Which way to go depends on the business, but it's your responsibility to plan appropriately.

Practical advice from a dev:

If you're not technical then you need to be a 'customer' of your product. Instead of asking how things are, push to see the product as it is today - then make your own determination.

The devs are only watching their own features. You need to watch the entire product. If you have nightly builds, crack open the nightly build every morning and take it for a whirl.

How to make your own determination: Scrum, planning poker, kanban are all tools that you can implement to track the 'real' progress of work. The goal looks like this: Let's say your dev team is 4 people and a new feature comes in. You want to be able to get the following information:
1. Compared to a similar feature we did in the past, how complex is this new one? (let's say 1.5x)
2. Ok - so it's 1.5x more complex, and the previous feature took 1 month for developer A to complete it. Based on the relative experience, skill and situations of the other devs, this new one should take A 1.5 months, B 1 month, C (just had a child so) 2 months...etc.

Then you look at their schedules and your delivery schedule and allocate appropriately. To get here, you need to track individual dev's past work history and have a consistent way to measuring complexity and relative efficiency.

Again, planning poker, scrum, kanban are all good places to look. Also look at "Open source dev process" for ideas.

Good luck!

Koby
PS. Since you've read to here I'll add a plug for me: I'm a dev - need marketing/sales people. LMK if you know someone good! :) ?
John Anderson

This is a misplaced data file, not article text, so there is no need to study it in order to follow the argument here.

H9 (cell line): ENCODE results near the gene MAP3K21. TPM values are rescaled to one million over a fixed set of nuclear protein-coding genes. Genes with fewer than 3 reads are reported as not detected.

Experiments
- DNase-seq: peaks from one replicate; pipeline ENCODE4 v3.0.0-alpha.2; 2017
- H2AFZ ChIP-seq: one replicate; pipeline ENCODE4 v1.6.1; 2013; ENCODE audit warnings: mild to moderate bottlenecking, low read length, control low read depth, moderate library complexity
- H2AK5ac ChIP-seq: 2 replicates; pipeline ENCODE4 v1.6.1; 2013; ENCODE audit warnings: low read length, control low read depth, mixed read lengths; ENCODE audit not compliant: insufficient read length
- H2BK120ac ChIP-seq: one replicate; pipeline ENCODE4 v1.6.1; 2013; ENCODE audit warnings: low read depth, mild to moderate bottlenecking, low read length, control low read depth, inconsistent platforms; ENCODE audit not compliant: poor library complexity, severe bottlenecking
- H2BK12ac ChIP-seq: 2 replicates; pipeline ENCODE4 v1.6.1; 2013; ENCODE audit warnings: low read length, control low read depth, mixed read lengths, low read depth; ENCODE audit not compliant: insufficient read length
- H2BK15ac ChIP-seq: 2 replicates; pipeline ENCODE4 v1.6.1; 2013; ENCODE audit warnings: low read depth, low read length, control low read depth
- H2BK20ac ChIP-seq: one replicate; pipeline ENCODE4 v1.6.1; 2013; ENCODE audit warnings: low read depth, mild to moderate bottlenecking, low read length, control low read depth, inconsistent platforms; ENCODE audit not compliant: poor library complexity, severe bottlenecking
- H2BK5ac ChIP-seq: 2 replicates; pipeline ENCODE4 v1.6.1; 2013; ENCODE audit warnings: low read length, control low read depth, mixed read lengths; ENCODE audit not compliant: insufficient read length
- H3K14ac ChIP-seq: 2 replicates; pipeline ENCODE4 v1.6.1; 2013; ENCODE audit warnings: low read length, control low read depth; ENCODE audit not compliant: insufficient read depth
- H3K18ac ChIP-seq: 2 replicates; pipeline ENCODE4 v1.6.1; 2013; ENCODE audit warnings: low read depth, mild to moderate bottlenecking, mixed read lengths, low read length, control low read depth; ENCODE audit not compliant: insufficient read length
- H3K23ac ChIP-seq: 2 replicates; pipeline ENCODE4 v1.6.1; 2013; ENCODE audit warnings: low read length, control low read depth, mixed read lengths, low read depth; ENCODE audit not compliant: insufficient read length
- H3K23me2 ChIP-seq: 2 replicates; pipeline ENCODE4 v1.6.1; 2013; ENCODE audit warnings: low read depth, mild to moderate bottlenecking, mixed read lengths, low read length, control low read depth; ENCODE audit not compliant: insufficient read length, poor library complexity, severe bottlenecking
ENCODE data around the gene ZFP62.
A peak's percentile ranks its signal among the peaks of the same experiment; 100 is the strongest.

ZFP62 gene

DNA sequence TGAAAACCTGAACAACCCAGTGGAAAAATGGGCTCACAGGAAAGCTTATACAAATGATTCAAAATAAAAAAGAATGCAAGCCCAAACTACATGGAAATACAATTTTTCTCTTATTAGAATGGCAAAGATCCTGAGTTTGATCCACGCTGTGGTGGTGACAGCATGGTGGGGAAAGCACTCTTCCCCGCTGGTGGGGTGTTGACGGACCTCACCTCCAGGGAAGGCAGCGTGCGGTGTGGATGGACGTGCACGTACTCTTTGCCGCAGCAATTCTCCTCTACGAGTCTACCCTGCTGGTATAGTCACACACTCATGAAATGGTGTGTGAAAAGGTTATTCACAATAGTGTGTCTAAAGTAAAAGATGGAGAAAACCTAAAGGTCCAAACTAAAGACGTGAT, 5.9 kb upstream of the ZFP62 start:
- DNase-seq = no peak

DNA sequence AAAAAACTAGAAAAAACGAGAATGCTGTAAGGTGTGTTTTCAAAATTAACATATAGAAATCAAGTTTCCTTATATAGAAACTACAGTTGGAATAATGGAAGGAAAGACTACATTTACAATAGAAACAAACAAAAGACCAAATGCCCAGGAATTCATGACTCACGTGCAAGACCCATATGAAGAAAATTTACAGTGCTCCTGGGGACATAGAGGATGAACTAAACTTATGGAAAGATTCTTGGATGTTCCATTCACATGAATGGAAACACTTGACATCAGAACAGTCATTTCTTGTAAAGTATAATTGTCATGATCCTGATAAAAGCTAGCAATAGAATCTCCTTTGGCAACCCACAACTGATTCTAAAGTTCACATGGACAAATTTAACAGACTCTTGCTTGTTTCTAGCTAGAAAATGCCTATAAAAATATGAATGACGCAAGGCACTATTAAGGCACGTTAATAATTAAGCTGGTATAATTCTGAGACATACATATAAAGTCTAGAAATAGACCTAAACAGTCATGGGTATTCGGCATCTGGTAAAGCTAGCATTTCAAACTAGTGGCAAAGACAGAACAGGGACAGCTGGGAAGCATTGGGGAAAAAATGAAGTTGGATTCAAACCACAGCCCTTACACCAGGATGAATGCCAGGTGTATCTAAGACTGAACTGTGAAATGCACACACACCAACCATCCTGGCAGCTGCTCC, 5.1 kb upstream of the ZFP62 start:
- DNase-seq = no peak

1
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John Anderson Entrepreneur
Senior Mobile Developer at Propelics
I agree with Koby. Long story short, have smaller deliverables more often, or, break larger deliverables into smaller deliverables, and adopt more Continuous Integration/Nightly Builds. This way, you'll be expecting 'something' to be 'done' every week or two. Better yet, you'll be able to see the current state in the nightly builds, done or not. This will help you keep an eye on the overall quality of the product as well.

Between more frequent delivery dates, and some good CI practices, you can have an objective look into the state of the project every day and know about slips at a time that something can be done about it.
Joanan Hernandez
1
0
Joanan Hernandez Entrepreneur
CEO & Founder at Mollejuo
Hello Bogdan,

As per your profile, you're an electronic engineer (also an IEEE member). In my book, you apply as a 'technical person'. So you can't manage a colleague?

Being an engineer is being part of projects, any project! A lab to be delivered is a project, for example. If you manage that, you can manage a project with acolleague.

Which tool you'll use? it depends on you. But if you can't manage thatcolleagueor a team, the tools won't help you out.

Best of lucks!

Darrel Raynor
1
0
Darrel Raynor Advisor
Project & Ops Turnarounds, Interim CIO/COO, improve performance of dept or teams. Speaker, Trainer, Consultant, Staffing
Great replies. A few tips... Make everything a deliverable. Sit with them and have them break down their work, if a deliverable is not in a particular set of work for two days, invent one! Like a design proposal, wireframe, test case, or whatever, something they have to SHOW every two days. This is what we do, sometimes part-time, we can provide a Project Manager or even myself to get you organized then drop back to a few hours a week to keep you on track.
Brad Malone
2
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Brad Malone Entrepreneur
Partner at Navigate Management Consulting